Three people allegedly linked to the multibillion-dollar pyramid scheme OneCoin were brought before a German court this week to face fraud and money laundering charges.
The three are alleged to have laundered over $300 million for Ruja Ignatova, the ‘Cryptoqueen’ who is alleged to have defrauded over $4 billion from 3 million investors globally. Ruja has been on the run for the past five years as national and global law enforcement authorities pursue her.
One of the three facing trial in Germany is a Munich lawyer who is alleged to have worked for Ruja. He is accused of laundering $19.7 million for the fugitive to purchase two houses in London. Prosecutors are also going after a couple who allegedly laundered over $315 million for Ruja in a single year, most of it being customer deposits, Bloomberg reports.
OneCoin was one of the most popular digital asset projects pre-2017, with Ruja luring investors with her “we’re replacing Bitcoin” marketing rhetoric. However, it turned out she was running a Ponzi scheme in which late-stage investors’ funds were used to pay off the existing customers.
“In reality, the ever-growing value was a fake and the mining process was only simulated by the software,” the German prosecutors said in court.
Ruja has been on the run since 2017, last seen in Athens, Greece. Law enforcement authorities have been after her for five years now, with the FBI adding her to its top ten most wanted list four months ago. The bureau is offering $100,000 for information leading to her arrest.
Ruja was tipped off by Bulgarian police, her aide says
With a $4 billion war chest, Ruja has managed to stay one step ahead of the FBI, Interpol, Europol, and dozens of national police units. However, a new report claims that she may have had sources from within these police agencies.
Documents seen by the BBC from Europol meetings suggest that Ruja knew of the police’s moves beforehand, aiding her escape. The documents were presented to the BBC by Frank Schneider, a former spy who served as an advisor to Ruja.
The documents contain information presented during a 2017 “Operation Satellite” Europol meeting held in the Netherlands. It had brought together Europol, the FBI, the U.S. Justice Department, and police agencies from the U.K., the Netherlands, Bulgaria, Germany, and Dubai.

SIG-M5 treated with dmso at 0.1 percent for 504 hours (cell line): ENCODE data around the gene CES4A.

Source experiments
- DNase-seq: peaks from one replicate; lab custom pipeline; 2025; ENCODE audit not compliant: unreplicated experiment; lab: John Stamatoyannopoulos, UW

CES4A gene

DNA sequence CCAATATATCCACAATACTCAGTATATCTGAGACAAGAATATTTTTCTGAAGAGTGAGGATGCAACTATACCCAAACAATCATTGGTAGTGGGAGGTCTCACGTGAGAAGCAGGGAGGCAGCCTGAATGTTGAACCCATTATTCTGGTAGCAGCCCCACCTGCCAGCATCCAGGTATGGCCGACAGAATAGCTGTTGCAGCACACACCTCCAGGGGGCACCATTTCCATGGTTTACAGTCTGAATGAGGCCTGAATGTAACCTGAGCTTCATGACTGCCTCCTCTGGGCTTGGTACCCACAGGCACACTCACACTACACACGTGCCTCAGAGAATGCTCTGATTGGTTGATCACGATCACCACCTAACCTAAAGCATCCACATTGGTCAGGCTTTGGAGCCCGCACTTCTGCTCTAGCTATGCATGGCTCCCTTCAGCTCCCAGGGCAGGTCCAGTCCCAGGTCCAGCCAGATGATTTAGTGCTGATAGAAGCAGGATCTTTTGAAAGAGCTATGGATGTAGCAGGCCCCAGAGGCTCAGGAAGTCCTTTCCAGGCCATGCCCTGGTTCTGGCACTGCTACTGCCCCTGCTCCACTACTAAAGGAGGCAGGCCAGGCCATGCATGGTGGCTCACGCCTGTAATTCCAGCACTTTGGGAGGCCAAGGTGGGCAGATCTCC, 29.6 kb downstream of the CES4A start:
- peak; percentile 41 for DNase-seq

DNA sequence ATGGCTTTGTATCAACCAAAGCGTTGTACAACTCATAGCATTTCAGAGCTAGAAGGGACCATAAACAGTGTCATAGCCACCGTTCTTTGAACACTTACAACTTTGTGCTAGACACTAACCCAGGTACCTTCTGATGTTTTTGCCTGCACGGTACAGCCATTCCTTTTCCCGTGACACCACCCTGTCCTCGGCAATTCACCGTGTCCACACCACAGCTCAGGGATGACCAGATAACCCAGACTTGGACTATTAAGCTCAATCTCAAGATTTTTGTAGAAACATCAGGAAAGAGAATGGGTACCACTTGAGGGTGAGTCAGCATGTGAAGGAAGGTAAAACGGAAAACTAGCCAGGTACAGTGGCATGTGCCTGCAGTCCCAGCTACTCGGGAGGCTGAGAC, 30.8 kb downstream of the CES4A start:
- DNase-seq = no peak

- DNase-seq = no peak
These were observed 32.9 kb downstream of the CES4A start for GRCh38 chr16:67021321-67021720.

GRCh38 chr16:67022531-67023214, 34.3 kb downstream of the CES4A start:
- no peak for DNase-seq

All the involved parties have denied being the source of the leak, with FBI Special Agent Paul Roberts telling the BBC, “There were investigations all around the world into her, and into OneCoin generally, many of which she had become aware of due to actions by law enforcement in other countries.”
Schneider, the former aide to Ruja who now faces extradition to the U.S. for his role in OneCoin, believes it was most likely the Bulgarian police force that leaked the documents.
“When the Bulgarians participated at certain Europol meetings, it only took hours for her to get a complete rundown and get the minutes of what was said in those meetings. I can only deduce that it came from the circles that she was in and the connections that she had through a variety of influential personalities,” he claimed.
The accusations are in line with those made by Angelina Lazar, the advisor to the ex-Interpol director. In 2016, she claimed that Bulgarian Prime Minister Boris Boyko was “intimately associated with OneCoin” and that the company had bribed even the country’s president.
“Both Bulgarian and Serbian Interpol received a bribe, and were under their control, protecting the OneLife MobSquad! OneCoin was cosy and safe to operate across these borders, free from any hindrance or potential prosecution,” Lazar said at the time.
Europol is investigating the latest claims that Ruja was alerted by a leak from the meeting, with a representative for the force stating, “This complex scenario with many stakeholders makes it difficult to assess where and how such an incident might have occurred.”
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